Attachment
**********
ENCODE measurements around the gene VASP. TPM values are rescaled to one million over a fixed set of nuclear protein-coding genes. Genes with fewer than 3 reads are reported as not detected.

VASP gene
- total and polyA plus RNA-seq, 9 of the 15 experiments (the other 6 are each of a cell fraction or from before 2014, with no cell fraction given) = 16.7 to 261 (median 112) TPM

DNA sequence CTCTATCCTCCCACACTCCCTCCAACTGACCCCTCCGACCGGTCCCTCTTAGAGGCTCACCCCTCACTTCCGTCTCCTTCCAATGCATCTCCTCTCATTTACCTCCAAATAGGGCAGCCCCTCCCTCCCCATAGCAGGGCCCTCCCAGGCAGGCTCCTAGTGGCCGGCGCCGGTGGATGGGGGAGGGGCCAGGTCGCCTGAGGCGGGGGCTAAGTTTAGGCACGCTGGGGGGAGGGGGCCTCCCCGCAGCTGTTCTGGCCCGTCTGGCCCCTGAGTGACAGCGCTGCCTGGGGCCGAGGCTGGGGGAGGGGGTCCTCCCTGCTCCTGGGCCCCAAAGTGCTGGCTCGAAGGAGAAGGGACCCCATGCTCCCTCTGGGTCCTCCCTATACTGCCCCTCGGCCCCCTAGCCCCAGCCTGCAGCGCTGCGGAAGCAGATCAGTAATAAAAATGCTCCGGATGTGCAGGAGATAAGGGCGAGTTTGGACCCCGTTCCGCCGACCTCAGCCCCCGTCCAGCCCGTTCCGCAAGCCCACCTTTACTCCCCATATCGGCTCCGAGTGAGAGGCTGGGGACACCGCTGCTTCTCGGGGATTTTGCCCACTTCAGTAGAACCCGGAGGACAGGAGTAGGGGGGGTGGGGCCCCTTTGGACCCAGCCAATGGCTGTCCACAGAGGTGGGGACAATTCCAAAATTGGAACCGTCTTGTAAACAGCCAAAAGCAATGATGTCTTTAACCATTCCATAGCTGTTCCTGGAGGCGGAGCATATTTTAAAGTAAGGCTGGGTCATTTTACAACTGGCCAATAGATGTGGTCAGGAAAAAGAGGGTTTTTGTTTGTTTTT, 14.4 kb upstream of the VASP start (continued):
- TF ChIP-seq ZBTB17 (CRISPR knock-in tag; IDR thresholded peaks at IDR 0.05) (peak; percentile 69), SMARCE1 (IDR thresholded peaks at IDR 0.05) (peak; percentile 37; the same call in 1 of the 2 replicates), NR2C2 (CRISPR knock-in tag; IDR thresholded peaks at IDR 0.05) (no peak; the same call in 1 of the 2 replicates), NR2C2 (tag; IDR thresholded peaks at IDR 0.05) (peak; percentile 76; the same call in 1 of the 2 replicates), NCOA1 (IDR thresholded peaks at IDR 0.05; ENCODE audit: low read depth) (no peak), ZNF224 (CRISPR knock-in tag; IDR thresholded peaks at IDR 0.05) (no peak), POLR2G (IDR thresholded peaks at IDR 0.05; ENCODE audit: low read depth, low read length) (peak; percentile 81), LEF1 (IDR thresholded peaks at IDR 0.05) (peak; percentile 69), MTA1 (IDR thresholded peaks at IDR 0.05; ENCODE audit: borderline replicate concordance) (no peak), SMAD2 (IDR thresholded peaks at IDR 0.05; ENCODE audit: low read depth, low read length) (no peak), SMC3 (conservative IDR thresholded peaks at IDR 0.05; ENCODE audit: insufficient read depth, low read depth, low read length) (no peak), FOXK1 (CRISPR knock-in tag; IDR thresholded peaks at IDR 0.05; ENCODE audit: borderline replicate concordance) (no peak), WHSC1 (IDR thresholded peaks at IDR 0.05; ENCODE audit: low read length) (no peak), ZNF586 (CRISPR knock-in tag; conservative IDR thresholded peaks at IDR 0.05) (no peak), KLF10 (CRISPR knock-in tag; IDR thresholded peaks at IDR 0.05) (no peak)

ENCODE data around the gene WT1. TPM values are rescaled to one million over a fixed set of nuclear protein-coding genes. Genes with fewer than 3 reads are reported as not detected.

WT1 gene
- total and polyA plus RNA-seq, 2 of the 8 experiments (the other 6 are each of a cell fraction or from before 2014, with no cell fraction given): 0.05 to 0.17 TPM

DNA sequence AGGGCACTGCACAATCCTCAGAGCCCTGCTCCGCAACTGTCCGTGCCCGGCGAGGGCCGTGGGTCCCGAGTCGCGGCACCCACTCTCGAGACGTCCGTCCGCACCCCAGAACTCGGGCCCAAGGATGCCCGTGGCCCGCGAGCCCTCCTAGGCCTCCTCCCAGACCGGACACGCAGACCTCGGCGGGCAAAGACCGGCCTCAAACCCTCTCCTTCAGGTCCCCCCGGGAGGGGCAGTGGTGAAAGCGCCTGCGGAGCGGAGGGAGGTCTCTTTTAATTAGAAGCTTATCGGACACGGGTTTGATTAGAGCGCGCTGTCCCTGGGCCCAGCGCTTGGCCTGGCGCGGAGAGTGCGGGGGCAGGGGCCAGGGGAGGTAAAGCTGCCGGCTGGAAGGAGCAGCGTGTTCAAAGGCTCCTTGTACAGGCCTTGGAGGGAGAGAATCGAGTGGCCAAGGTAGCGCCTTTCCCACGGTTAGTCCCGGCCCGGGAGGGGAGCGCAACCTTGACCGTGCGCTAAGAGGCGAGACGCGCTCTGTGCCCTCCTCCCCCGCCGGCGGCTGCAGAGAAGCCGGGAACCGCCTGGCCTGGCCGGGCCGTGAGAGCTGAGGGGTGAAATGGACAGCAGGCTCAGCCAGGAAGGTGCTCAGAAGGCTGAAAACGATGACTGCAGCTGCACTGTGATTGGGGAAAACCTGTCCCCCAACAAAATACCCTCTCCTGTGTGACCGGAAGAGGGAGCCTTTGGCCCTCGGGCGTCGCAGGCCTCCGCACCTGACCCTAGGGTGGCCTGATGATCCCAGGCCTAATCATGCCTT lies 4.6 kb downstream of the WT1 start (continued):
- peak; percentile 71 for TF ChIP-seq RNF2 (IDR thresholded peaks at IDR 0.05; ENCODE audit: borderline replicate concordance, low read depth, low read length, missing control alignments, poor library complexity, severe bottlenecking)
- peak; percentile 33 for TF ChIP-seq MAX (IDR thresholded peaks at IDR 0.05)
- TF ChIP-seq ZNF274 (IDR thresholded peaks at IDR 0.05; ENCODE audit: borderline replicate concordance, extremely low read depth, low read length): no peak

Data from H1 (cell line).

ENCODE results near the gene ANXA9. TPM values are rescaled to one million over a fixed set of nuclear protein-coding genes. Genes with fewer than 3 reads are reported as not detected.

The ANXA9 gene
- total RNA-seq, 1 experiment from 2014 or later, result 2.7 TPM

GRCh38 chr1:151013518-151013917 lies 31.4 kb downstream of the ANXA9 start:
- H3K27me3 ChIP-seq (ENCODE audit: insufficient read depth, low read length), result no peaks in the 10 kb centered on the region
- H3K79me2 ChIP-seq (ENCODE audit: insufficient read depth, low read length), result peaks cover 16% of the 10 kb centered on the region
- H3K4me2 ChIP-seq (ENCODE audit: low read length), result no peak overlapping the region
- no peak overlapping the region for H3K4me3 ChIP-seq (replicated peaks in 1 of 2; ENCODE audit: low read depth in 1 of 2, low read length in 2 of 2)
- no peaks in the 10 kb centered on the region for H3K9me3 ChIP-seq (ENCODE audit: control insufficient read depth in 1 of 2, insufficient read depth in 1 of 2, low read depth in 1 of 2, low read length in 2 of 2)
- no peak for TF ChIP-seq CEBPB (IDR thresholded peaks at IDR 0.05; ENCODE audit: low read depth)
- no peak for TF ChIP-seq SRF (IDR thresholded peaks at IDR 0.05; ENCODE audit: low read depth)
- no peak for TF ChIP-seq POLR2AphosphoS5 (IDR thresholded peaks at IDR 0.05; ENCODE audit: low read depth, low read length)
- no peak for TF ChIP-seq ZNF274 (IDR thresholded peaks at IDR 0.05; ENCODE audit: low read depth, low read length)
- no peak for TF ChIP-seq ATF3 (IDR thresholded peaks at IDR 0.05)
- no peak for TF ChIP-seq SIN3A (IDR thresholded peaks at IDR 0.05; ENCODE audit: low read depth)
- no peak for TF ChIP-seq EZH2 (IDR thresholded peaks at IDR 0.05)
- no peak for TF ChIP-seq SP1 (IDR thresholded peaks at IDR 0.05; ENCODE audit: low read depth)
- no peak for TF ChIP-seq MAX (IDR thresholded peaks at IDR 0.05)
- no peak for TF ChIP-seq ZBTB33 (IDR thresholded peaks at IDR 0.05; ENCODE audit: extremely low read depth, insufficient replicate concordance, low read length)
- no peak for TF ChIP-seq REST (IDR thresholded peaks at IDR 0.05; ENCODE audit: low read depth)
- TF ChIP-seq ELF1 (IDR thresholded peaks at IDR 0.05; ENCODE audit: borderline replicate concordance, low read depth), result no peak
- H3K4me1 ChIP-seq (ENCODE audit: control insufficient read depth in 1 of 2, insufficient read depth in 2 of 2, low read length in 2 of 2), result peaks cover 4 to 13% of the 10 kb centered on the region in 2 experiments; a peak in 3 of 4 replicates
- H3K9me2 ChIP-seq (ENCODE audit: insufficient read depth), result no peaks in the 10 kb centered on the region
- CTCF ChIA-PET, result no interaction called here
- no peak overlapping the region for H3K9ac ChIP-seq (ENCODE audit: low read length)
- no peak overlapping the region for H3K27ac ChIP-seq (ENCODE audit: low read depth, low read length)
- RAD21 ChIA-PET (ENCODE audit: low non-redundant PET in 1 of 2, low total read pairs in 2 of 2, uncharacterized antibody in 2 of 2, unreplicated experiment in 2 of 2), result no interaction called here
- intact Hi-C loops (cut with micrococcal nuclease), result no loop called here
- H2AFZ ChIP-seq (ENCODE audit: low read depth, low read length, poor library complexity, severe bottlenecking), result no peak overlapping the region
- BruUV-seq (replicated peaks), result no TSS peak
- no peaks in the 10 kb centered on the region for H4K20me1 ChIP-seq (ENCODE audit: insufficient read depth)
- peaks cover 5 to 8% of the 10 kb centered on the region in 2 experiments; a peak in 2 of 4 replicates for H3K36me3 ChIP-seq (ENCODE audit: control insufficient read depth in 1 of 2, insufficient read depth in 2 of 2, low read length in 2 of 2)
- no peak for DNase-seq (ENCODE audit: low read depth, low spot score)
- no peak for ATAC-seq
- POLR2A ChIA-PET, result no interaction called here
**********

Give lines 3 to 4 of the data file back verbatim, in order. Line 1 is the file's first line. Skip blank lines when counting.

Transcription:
- total and polyA plus RNA-seq, 9 of the 15 experiments (the other 6 are each of a cell fraction or from before 2014, with no cell fraction given) = 16.7 to 261 (median 112) TPM

DNA sequence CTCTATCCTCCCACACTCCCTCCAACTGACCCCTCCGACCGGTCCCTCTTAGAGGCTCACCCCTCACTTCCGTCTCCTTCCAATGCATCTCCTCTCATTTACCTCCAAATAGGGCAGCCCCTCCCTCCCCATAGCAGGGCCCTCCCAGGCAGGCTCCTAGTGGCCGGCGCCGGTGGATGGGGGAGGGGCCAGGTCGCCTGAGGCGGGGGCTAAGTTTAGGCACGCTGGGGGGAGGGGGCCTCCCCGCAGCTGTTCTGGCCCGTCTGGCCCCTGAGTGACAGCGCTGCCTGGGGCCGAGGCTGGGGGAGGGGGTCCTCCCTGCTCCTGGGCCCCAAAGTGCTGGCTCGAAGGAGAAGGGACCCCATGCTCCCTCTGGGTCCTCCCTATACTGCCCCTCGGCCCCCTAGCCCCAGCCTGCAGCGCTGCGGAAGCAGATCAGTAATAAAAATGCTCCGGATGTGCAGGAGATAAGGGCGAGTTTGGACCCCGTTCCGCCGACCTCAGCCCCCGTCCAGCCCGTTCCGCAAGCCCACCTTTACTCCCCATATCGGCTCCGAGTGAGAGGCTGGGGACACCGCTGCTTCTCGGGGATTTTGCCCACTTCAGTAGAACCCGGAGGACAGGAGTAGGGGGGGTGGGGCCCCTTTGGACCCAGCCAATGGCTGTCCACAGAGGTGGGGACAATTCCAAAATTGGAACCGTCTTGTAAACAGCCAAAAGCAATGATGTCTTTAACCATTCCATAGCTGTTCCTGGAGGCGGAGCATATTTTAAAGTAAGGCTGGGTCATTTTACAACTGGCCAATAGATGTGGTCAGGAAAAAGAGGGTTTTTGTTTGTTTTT, 14.4 kb upstream of the VASP start (continued):